Irises are remarkably free of diseases and pests. The few that bother these hardy plants can be corrected, usually with a minimum
amount of fuss.
Fungal Leaf Spot:
Unsightly black or brown spots that appear on the bearded iris leaves. Generally, leaf spot does not harm
the plant, but it is best to prevent this condition by starting with healthy rhizomes or by using dormant spray (copper sulfate)
during the late fall and winter. Leaves that show Leaf Spot need to be continually removed and destroyed. Solutions of Funginex
or Daconil are common commercial sprays. For a more organic solution of baking soda and water can be utilized. Dissolve 1
teaspoon baking soda in a quart of water, add a few drops of liquid soap to the mix to help it cling better to the foliage, spray
infected plants thoroughly. Another unusual (and pungent) remedy for fighting fungal diseases is manure tea. This formulation
fights blackspot, as well as mildew and rust, while providing foliar nutrition. Place one gallon of well-composted manure in a 5
gallon bucket and fill with water. Stir the mixture well and let sit in a warm place for three days. Strain the mixture through a
cheesecloth or mesh and use the resulting tea to spray disease affected plants (the solids left behind can be applied around the
base of the plants as added fertilizer).
Bearded Iris rot damage
A bacterial infection of the iris rhizome. It is characterized by a soft, mushy, ill smelling rhizome. To protect the rhizome,
soft rot must be removed, else the entire rhizome may be lost. Immediately scrape away and completely remove the rot and allow the
rhizome to dry in the sun. Carefully treating the rhizome with a 5% solution of ultra bleach and water can correct this problem. For
spot treatments, a Clorox wipe is quite handy! Rhizomes with large infections need to be lifted and soaked in the 5% bleach solution
and allowed to completely dry before replanting.
This is a gray-black mold that appears as a patch on the stalk that, if unchecked, makes the rhizome become pithy with badly
deteriorated roots. Removal of the infected plant is recommended, although a fungicide drench may help. Treating plants in the Fall and
Spring with a fungicide can be a preventative measure; the fungus grows and spreads in the Fall but is not evident until Spring. Remove
and destroy (do not compost!) old or dead leaves in the Fall as a preventive measure as well..
These pesky little pests can suck the juices from forming flower buds and cause malformed blooms. They are also notorious for hiding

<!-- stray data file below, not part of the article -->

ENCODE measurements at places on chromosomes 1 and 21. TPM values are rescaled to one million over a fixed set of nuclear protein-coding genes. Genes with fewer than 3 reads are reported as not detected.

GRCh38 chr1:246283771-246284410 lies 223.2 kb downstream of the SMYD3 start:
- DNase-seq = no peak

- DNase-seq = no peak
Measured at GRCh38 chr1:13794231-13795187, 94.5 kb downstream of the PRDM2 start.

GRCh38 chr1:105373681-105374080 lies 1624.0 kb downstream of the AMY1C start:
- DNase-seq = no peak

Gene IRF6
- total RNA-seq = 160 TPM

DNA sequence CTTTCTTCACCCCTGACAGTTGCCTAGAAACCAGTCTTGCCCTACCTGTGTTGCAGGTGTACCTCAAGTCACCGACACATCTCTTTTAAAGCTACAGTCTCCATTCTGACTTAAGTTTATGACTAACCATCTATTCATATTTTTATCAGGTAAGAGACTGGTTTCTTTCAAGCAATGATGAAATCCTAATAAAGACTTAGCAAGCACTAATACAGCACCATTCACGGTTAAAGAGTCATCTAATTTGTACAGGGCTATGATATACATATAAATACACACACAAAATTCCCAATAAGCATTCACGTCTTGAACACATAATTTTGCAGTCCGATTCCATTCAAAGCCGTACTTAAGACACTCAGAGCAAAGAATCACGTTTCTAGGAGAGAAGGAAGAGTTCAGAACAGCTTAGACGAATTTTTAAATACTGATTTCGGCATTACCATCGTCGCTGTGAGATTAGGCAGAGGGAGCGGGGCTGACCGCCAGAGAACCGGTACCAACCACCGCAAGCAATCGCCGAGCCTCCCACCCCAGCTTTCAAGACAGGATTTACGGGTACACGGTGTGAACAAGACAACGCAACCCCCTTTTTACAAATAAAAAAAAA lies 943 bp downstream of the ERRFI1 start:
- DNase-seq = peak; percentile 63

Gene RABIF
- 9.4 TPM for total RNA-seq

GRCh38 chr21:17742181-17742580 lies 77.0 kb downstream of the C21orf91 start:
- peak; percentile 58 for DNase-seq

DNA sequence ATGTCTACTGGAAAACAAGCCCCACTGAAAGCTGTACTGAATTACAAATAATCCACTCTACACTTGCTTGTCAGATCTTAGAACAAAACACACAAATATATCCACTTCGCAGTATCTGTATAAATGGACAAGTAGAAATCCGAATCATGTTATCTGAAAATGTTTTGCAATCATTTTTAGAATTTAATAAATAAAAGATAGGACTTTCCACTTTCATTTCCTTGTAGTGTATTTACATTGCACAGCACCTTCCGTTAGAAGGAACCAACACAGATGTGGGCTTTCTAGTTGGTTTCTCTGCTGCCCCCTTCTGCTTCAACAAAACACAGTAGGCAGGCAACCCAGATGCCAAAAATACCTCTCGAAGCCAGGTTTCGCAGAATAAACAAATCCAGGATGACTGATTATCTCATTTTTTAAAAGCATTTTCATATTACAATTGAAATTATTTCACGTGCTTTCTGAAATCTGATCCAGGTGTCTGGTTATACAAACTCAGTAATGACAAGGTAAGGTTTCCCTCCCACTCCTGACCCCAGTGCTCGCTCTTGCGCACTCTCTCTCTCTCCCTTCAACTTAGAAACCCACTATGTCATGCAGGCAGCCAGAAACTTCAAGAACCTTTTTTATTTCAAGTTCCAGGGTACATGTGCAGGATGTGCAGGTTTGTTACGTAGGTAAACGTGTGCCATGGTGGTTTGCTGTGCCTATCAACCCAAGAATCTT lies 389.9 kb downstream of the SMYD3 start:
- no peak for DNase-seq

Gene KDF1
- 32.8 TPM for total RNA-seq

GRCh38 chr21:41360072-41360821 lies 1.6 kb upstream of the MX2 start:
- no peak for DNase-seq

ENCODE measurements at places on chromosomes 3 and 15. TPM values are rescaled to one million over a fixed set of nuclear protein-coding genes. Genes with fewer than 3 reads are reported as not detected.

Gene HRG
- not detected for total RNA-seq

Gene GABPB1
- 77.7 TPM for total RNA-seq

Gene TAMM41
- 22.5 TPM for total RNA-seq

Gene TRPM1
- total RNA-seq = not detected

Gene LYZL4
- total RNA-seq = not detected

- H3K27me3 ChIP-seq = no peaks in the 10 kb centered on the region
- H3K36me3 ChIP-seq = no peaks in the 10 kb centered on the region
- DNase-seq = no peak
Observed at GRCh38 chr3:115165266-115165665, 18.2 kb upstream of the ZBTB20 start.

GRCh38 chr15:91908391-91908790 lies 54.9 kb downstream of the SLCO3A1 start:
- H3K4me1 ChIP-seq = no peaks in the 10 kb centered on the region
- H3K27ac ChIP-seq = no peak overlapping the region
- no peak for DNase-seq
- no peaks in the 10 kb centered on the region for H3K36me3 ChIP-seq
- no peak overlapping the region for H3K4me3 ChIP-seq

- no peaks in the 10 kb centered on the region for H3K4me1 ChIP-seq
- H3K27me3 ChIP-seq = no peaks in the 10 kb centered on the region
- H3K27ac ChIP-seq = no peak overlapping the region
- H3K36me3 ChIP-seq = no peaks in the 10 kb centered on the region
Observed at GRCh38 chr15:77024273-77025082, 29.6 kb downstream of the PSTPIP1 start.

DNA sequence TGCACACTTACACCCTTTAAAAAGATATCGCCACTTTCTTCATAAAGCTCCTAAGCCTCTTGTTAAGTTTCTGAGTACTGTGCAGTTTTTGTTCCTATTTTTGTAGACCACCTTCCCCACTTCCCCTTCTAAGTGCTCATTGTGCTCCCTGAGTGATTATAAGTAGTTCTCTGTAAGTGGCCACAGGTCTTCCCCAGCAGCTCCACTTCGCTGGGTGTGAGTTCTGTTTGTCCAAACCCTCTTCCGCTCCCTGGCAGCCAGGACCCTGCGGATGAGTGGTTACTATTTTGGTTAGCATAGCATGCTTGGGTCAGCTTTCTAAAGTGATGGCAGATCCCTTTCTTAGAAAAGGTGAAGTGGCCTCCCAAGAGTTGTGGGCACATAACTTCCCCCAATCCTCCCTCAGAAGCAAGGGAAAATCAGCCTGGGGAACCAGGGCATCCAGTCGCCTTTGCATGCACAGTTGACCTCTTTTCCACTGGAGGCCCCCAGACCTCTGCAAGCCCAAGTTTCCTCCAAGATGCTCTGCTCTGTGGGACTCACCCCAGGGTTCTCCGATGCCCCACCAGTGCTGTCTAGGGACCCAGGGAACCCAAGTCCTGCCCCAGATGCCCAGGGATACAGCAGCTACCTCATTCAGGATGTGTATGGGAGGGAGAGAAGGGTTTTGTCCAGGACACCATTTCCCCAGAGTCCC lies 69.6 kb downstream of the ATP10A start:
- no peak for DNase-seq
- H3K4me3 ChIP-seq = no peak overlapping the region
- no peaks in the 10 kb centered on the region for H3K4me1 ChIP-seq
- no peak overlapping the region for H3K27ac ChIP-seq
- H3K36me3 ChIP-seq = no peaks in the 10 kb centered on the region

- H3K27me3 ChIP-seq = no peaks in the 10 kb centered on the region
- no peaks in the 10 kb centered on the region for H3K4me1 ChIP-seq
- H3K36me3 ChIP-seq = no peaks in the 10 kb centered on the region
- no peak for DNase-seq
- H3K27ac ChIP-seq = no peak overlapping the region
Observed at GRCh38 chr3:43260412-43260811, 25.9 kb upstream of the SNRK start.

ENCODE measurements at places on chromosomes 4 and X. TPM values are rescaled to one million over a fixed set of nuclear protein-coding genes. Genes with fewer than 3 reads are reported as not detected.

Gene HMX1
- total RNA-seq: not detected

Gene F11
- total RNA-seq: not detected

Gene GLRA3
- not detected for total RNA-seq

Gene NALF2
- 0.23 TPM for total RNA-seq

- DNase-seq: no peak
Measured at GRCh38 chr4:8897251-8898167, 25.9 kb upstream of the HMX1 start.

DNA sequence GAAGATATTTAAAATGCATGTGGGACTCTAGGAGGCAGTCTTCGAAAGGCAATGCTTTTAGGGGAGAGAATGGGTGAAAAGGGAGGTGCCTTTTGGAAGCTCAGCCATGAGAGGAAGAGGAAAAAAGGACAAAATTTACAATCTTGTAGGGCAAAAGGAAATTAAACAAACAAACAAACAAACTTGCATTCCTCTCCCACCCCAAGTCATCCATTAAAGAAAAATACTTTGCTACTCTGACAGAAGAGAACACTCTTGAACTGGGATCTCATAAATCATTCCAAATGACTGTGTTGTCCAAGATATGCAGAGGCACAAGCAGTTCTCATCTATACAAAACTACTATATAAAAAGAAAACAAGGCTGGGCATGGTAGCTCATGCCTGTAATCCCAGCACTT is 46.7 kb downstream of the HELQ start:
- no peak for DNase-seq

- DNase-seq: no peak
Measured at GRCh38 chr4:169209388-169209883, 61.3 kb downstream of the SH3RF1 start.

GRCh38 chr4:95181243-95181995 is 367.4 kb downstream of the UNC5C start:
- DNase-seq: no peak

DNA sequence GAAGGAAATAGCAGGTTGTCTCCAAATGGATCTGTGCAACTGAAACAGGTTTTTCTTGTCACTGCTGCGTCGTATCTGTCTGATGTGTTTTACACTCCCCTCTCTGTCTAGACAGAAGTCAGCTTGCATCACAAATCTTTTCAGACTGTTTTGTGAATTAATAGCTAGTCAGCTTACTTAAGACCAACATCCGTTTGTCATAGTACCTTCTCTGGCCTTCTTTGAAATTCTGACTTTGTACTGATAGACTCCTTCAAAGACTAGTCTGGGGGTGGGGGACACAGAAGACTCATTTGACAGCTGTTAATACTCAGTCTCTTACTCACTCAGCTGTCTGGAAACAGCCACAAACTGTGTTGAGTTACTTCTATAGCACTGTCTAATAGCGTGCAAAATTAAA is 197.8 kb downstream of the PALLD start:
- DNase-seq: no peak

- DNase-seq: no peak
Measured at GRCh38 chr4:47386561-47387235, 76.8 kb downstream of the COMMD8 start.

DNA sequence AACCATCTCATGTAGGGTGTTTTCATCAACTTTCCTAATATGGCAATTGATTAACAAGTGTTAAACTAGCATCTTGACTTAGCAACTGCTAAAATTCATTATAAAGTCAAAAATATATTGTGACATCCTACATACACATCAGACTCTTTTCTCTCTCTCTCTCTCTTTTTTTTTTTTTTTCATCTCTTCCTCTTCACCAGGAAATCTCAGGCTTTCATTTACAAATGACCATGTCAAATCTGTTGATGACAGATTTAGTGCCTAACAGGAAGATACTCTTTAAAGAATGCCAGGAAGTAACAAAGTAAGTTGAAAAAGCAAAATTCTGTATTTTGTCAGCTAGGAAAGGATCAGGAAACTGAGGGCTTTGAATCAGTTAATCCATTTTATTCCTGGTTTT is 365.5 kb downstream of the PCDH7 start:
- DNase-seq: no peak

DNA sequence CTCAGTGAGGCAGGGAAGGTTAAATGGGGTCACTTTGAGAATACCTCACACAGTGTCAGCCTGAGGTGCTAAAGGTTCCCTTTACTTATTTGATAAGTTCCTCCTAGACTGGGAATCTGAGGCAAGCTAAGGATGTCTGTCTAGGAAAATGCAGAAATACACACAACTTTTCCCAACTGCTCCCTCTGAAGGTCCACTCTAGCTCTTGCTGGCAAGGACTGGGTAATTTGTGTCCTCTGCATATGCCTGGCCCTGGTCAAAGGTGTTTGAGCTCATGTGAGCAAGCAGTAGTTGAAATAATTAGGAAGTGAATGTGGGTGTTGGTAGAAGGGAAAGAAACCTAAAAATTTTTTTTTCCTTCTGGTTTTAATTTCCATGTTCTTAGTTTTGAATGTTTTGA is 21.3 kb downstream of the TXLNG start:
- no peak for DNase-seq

along the flower stalk and the leaves, tucked in down at the base of the fan. For small numbers, the easiest method of control is the
organically sound method of pick-and-squish. For larger infestations spraying a 10% solution of a mild liquid dish soap (such as Ivory)
and water on the affected parts works well. For a solution with a bit more power, commercial sprays of insecticidal soap are also quite
effective. Just be sure to do follow up control every three to five days to catch hatching eggs.
Another pest that likes to live down in the flower stalks and leaf fans; sometimes even in the flower. Again, the easiest control for
simple problems is the pick-and squish method. Heavier duty controls of insecticidal soap or other garden-safe pesticides may
be required for large infestations.
We all know what they are, and in the Pacific Northwest, these pests can be active all year! A hungry slug can climb to the top of a 4
foot flower stalk to get to those soft, tasty flower buds; he can also munch an Iris reticulata to the ground in one feeding. The
best solution is constant vigilance in using whatever your favored method of control is. Control methods include bait, beer traps, crushed
egg shells, copper wire and even sharp sand. Watch closely for signs of baby slugs and start control immediately.
Yes, weeds are pests! Prevention is a key factor here. Removing a weed before it has the opportunity to go to seed prevents
having lots of baby weeds to deal with. Large infestations, or large weeds, can be handled by judicious use of Round Up or broad-leaf
weed killers; carefully painting or sponging it onto the weed leaf surface will prevent damage to your more desirable plants.
Commercial soil surface treatments like Preen have been proven to be effective, although use around newly planted rhizomes seems to
significantly impact growth of immature increases.